So up until this point we’ve established, and I hope you agree with me, that it’s better in general, in most scenarios, if not every scenario, to do less things in a better way than to do more things less well. So less is more, but to pick really good things and do them really well is better than to try to do everything at once and getting all caught up and not doing anything well. Or as a good friend of mine once said, “Whole ass one thing instead of half assing everything”.
But we haven’t yet discussed how best to discern which things make that short list because it’s easy to add and add and add to a laundry list of offerings and before you know it everyones confused, including your clients. The qualification process becomes less complicated when you’ve already decided to offer everything. What’s another stick on top of the wood pile at that stage?
But when you’re really forced, as with anything in life, to boil your priorities down to the biggest bang for your buck, very best, it’s MUCH tougher to make that list. Probably one of the hardest questions ever, is being asked your top three movies or something like that, your top three actors, your top three sports stars of any given sports, who’s the best three fighters of all time or whatever. It’s more difficult to whittle stuff down to what’s the best?
But when you start to see the keys for selection, it becomes easier. Like anything, there is a pattern, and this is only my personal experience, but for me within the context of the fitness industry, there are certain things that jump out. There’s certain red flags of low quality, and there’s certain real markers of high quality that seem to consistently reappear in both areas and consistently repeat themselves and be correlated with either quality or sub-standard.
So if we’re talking about fitness programs, what we’re looking for is a history of success, a track record, the longer the better. And then on top of that we’re looking for a consistency of success over that history.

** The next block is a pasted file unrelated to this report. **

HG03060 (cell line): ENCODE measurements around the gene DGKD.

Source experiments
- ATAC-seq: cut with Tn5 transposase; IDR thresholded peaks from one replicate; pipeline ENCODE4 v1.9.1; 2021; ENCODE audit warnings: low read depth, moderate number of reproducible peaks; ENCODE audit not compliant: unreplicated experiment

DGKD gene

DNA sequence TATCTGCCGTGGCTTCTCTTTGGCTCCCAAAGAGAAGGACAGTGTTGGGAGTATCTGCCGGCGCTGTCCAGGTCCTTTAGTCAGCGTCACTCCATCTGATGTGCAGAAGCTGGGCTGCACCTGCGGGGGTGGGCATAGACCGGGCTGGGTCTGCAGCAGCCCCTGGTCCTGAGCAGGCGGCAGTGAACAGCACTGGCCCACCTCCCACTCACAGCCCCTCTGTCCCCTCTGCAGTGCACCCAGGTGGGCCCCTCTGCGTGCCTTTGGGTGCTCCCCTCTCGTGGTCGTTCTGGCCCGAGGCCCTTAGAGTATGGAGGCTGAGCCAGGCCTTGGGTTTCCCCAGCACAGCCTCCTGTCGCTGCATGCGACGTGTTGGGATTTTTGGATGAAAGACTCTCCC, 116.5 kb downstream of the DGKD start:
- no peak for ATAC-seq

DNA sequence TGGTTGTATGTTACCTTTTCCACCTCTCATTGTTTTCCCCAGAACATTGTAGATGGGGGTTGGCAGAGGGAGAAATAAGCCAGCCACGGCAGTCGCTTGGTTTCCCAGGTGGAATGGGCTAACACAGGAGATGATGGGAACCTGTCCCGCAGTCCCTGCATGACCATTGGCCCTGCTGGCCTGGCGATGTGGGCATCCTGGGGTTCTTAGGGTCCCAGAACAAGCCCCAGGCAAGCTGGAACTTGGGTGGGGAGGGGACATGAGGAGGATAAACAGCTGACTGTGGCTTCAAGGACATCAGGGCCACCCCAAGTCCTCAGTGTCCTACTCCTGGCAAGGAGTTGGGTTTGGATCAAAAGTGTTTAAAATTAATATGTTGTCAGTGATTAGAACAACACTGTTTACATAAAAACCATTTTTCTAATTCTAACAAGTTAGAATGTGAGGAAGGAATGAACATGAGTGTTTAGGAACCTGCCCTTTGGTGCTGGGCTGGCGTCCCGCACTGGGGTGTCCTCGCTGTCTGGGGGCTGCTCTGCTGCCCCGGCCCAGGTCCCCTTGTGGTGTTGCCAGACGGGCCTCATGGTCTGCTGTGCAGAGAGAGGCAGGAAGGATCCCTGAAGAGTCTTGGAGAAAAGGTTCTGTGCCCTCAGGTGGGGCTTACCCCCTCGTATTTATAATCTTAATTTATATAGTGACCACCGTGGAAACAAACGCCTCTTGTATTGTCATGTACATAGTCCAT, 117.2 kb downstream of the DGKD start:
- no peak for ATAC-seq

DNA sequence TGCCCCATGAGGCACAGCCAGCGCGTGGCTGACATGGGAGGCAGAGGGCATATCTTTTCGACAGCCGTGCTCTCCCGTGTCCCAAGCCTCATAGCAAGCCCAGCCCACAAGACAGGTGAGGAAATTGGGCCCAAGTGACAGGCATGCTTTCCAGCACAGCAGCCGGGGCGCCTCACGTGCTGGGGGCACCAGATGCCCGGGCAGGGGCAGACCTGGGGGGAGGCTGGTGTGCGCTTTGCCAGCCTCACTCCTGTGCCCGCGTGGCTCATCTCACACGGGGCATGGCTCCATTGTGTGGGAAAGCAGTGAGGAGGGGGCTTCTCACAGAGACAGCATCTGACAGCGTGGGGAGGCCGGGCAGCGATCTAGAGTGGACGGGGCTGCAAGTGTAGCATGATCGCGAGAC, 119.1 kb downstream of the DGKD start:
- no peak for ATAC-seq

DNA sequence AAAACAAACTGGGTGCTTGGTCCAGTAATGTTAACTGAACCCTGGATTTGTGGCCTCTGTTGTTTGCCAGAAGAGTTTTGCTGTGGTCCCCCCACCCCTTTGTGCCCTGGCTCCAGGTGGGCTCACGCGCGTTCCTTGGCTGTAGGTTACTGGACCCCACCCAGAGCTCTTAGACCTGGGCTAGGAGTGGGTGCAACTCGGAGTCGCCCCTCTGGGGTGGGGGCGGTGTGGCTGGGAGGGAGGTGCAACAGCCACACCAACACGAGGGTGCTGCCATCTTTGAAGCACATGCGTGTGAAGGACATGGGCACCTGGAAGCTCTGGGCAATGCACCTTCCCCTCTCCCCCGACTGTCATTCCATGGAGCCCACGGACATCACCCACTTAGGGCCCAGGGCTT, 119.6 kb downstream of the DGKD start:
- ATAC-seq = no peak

The first qualifying factor is a history of success. The second thing is consistency because you can have a long history of success but also be inconsistent within that long history. So the second qualifying factor works in conjunction with the first, but is also independent from it. Something could have a short history, but have quite trailblazing, shooting star, high quality, consistency of success. And it may well be worth your time and worth your money to invest in something that is on the up, even if it’s in its infancy because it’s very clearly high quality and it’s very clearly a shooting star. You’ll want to grab that tiger by the tail and go with it.
But it is BETTER to not only have that consistent high quality, but to also have it over a long period of time. To take that a step further, if you want to subdivide it further and look for deeper layers of what makes something worthwhile, then you’re going to want to look for that long history of success, consistently, among many different demographics.
What am I talking about? Well, it’s easy for something to work well with untrained college males, let’s say. Let’s take probably one of the most responsive groups, young men, young athletic men who are neophyte when it comes to the training process. In other words they’re just on the cusp, ready to explode with newbie gains, no matter what type of training they do, no matter what type of diet they eat.
Getting consistent, even longterm success with a demographic as limited as untrained men between the age of 18 and 25 can easily skew the perspective on the success and the quality of the program itself. So what you’re looking for is as diverse as possible and as holistic as possible, a success rate among a really wide demographic: young, old, male, female, different countries, different ethnicities, different cultures, different diets, everything.
It needs to hold true as delivering world class results no matter what.